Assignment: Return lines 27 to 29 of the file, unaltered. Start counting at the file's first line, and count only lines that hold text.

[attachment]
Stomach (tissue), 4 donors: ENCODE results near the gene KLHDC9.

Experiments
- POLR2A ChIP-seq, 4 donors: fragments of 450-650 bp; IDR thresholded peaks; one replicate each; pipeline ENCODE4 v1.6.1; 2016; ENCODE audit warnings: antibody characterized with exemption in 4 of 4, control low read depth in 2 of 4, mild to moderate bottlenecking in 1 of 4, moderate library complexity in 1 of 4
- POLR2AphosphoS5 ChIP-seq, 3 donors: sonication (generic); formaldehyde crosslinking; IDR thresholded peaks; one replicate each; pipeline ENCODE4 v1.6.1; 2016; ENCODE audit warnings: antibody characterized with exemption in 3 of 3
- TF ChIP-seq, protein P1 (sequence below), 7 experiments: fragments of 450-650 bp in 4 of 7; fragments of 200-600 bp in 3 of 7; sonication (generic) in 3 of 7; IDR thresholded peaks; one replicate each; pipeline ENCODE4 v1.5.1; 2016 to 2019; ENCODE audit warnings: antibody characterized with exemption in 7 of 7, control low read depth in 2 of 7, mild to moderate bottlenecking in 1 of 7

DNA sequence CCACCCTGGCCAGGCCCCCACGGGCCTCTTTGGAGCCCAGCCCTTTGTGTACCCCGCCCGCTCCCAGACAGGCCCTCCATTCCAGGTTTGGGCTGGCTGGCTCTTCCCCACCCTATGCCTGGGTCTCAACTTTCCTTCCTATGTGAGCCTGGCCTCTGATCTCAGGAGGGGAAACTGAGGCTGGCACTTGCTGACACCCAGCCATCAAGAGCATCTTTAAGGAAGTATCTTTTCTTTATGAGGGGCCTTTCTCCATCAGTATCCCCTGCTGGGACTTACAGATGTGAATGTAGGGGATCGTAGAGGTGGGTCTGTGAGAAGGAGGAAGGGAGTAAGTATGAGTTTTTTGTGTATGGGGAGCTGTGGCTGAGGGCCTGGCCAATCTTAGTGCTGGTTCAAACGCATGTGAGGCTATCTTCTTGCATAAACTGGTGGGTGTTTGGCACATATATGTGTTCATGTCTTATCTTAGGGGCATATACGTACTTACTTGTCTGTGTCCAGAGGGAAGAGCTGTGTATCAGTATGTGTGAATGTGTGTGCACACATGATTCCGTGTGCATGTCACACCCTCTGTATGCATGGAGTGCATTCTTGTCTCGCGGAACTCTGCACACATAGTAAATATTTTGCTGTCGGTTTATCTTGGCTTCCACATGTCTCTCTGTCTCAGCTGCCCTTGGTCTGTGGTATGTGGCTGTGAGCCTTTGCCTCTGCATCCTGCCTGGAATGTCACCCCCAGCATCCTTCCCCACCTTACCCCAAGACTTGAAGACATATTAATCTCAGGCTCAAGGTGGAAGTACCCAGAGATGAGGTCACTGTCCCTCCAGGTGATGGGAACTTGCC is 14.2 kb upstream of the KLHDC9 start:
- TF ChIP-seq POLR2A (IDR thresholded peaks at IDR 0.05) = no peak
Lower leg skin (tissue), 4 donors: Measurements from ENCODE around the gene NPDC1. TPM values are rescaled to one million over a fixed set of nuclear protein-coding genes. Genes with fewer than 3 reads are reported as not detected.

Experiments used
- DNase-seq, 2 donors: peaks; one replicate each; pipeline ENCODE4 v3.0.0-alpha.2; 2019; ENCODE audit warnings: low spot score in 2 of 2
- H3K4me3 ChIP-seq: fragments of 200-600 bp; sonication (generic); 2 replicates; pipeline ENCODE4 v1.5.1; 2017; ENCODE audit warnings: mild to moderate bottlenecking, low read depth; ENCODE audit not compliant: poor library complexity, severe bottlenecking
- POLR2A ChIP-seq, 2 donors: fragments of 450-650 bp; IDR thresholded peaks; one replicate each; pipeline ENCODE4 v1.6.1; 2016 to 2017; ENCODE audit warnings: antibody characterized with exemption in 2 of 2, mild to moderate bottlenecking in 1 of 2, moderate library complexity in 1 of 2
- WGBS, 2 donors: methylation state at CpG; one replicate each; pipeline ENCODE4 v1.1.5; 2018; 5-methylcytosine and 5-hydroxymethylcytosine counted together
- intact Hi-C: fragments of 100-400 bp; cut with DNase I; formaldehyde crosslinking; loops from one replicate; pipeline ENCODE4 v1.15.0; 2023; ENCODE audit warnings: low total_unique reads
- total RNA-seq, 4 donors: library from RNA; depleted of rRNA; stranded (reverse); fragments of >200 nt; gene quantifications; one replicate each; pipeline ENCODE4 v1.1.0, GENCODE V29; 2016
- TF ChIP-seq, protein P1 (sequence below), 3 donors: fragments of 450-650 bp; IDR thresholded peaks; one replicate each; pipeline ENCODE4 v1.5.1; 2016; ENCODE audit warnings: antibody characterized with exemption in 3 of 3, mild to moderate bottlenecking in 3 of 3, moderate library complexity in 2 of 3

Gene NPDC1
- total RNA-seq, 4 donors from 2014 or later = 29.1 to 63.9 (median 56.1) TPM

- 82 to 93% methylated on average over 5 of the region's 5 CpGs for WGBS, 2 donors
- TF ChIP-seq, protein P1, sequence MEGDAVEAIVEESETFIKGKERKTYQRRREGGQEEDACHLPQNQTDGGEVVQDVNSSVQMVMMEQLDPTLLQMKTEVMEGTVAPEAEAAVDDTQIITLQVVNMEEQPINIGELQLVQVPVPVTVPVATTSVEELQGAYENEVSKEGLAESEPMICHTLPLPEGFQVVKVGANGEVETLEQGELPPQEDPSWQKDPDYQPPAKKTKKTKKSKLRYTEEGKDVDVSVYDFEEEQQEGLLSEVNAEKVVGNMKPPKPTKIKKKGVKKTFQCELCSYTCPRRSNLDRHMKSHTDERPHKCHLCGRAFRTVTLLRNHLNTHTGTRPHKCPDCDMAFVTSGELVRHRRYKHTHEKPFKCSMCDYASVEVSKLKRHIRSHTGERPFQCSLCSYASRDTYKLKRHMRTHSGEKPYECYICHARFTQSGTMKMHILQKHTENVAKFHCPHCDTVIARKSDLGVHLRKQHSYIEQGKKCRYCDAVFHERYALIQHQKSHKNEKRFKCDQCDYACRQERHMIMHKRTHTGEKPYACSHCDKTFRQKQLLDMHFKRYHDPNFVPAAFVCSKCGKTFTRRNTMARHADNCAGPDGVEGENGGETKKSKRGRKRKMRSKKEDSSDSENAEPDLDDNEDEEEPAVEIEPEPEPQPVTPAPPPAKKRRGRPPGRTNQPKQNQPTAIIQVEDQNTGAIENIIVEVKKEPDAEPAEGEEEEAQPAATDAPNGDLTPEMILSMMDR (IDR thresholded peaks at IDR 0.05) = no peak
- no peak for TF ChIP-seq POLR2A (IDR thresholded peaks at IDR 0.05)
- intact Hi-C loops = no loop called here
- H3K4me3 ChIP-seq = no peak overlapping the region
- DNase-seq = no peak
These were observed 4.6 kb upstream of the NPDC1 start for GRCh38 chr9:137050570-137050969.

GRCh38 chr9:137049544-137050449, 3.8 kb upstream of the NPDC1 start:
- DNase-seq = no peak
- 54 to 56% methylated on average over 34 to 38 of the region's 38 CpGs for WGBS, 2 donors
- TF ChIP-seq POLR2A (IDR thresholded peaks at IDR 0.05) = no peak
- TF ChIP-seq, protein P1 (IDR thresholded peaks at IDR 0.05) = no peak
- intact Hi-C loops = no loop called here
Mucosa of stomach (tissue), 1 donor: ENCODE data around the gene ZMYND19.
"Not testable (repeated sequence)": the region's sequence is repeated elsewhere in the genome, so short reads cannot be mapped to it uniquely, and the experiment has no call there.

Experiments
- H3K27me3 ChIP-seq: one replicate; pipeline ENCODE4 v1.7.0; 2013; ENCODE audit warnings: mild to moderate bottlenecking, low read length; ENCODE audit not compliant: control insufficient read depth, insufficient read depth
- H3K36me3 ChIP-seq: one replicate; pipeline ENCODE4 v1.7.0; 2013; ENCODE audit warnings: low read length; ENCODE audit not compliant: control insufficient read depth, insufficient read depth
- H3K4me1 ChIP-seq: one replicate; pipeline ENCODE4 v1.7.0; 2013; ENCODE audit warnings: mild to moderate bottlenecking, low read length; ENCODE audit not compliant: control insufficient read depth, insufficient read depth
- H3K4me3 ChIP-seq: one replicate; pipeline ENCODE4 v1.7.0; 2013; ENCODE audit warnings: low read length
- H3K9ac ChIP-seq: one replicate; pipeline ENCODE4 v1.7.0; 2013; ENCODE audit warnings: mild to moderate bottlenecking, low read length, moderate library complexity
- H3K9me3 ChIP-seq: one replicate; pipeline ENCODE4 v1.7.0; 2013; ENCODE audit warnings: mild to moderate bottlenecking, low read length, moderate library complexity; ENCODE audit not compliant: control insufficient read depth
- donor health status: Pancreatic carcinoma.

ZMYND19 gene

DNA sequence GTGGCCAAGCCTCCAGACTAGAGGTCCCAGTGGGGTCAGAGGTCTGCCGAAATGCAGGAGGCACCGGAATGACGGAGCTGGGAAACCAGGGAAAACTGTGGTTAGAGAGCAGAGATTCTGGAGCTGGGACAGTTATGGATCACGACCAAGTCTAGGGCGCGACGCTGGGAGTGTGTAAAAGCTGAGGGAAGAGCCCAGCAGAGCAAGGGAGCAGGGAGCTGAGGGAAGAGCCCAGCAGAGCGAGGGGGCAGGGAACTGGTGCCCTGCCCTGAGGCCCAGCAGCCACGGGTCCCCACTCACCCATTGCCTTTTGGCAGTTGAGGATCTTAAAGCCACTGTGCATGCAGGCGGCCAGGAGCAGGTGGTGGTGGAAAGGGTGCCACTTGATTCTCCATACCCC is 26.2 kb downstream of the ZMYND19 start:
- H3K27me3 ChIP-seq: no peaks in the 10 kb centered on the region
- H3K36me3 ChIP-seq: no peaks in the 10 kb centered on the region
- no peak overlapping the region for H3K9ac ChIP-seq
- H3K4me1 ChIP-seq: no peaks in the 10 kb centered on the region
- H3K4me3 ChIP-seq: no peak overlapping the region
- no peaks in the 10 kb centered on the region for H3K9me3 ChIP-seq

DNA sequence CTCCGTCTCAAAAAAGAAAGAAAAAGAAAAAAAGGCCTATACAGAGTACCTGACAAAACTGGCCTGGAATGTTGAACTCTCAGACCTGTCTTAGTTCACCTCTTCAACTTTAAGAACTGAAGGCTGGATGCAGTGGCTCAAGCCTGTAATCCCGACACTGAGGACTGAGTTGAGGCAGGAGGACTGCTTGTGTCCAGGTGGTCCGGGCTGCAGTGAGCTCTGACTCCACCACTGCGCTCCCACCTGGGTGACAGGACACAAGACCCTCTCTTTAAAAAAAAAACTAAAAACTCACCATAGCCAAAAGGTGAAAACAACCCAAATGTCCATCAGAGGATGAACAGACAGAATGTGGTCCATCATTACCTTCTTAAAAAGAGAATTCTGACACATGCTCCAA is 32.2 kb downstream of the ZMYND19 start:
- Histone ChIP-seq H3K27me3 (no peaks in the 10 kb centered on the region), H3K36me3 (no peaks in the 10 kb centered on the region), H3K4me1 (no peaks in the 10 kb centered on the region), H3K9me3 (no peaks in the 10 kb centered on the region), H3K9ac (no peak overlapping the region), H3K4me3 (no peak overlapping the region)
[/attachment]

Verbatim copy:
- DNase-seq = no peak
- 54 to 56% methylated on average over 34 to 38 of the region's 38 CpGs for WGBS, 2 donors
- TF ChIP-seq POLR2A (IDR thresholded peaks at IDR 0.05) = no peak